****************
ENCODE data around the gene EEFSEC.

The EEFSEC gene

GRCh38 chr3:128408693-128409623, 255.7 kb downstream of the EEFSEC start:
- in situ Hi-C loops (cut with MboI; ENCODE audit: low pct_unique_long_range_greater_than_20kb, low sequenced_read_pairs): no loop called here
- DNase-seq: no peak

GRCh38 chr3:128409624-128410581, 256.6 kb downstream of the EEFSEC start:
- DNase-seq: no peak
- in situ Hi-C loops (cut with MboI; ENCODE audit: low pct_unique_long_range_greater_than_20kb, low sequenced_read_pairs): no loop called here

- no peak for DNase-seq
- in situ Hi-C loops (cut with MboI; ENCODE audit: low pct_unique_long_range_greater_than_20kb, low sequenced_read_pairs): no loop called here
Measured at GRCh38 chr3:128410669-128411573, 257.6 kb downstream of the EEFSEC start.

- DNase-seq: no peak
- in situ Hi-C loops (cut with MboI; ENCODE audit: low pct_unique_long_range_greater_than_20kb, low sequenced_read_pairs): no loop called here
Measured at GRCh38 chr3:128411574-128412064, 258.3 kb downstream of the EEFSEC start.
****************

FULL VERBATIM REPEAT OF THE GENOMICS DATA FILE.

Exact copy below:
ENCODE data around the gene EEFSEC.

The EEFSEC gene

GRCh38 chr3:128408693-128409623, 255.7 kb downstream of the EEFSEC start:
- in situ Hi-C loops (cut with MboI; ENCODE audit: low pct_unique_long_range_greater_than_20kb, low sequenced_read_pairs): no loop called here
- DNase-seq: no peak

GRCh38 chr3:128409624-128410581, 256.6 kb downstream of the EEFSEC start:
- DNase-seq: no peak
- in situ Hi-C loops (cut with MboI; ENCODE audit: low pct_unique_long_range_greater_than_20kb, low sequenced_read_pairs): no loop called here

- no peak for DNase-seq
- in situ Hi-C loops (cut with MboI; ENCODE audit: low pct_unique_long_range_greater_than_20kb, low sequenced_read_pairs): no loop called here
Measured at GRCh38 chr3:128410669-128411573, 257.6 kb downstream of the EEFSEC start.

- DNase-seq: no peak
- in situ Hi-C loops (cut with MboI; ENCODE audit: low pct_unique_long_range_greater_than_20kb, low sequenced_read_pairs): no loop called here
Measured at GRCh38 chr3:128411574-128412064, 258.3 kb downstream of the EEFSEC start.